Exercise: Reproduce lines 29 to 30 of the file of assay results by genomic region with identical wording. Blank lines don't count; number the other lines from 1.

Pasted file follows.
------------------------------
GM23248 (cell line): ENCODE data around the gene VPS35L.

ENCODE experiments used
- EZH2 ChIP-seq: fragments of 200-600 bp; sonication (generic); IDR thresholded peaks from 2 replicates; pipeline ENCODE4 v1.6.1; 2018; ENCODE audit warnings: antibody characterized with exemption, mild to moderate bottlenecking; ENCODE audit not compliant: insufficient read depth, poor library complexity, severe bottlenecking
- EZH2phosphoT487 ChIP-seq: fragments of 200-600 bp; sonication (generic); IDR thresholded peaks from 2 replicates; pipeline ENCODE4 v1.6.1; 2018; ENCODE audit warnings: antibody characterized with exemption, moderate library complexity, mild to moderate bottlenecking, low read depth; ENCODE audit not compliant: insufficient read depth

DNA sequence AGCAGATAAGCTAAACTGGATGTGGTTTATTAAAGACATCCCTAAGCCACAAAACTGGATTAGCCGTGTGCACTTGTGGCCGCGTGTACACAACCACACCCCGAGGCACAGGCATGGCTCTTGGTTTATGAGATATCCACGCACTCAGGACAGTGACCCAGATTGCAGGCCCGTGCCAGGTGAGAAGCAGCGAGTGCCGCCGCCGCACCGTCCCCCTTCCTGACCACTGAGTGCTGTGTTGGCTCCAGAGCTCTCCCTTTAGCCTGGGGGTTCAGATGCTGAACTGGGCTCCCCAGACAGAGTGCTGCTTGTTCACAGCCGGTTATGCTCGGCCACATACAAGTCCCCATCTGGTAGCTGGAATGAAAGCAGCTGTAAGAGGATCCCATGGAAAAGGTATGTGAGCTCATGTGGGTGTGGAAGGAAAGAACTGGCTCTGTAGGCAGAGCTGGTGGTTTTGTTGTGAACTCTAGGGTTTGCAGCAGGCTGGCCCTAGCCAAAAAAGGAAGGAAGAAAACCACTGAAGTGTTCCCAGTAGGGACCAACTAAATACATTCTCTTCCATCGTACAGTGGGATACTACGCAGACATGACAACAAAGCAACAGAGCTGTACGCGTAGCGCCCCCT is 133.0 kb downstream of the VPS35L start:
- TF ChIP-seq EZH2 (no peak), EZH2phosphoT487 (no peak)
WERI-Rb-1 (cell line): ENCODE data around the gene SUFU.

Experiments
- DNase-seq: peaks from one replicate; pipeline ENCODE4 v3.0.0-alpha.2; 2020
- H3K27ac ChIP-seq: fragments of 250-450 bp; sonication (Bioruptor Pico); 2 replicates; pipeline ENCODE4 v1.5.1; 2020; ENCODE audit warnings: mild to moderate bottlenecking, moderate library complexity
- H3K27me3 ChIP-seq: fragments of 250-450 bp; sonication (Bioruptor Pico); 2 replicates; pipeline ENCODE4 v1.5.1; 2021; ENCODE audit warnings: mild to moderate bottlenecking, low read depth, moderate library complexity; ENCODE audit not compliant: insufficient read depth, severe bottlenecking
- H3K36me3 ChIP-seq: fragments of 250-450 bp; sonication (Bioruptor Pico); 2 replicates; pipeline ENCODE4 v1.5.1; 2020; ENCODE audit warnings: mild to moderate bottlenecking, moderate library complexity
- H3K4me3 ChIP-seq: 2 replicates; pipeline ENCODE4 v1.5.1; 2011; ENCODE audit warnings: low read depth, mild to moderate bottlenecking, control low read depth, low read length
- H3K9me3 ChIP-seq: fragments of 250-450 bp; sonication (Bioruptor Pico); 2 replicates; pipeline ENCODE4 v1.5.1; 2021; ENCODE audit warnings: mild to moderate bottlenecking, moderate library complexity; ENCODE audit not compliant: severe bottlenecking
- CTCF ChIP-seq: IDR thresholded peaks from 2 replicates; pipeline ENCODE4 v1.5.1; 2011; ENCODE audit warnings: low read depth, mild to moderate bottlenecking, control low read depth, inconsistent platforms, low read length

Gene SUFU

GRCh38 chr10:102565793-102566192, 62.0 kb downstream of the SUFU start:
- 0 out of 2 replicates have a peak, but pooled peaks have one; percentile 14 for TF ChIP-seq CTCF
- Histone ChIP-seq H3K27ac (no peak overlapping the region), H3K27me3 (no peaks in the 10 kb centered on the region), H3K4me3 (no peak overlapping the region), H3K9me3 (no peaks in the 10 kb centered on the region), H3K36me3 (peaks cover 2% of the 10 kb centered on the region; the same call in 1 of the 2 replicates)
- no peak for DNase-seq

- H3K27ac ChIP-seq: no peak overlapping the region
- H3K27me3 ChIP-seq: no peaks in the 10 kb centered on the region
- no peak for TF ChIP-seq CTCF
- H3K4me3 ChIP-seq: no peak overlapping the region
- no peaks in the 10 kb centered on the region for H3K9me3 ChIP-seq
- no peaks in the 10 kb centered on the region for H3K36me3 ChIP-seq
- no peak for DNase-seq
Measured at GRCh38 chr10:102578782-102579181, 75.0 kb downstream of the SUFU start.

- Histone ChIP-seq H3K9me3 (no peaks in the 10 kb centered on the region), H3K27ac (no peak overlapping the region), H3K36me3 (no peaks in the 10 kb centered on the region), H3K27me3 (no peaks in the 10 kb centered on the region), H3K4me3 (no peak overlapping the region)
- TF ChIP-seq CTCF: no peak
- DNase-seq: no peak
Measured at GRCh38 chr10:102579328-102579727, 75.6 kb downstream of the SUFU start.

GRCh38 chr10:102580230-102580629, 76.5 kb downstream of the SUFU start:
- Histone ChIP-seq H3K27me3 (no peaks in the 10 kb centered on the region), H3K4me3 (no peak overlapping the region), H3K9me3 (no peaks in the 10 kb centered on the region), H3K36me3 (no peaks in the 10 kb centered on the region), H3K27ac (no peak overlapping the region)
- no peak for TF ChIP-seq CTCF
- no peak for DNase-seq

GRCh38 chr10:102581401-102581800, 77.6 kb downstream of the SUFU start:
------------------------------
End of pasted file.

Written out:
- Histone ChIP-seq H3K9me3 (no peaks in the 10 kb centered on the region), H3K27ac (no peak overlapping the region), H3K36me3 (no peaks in the 10 kb centered on the region), H3K27me3 (no peaks in the 10 kb centered on the region), H3K4me3 (no peak overlapping the region)
- TF ChIP-seq CTCF: no peak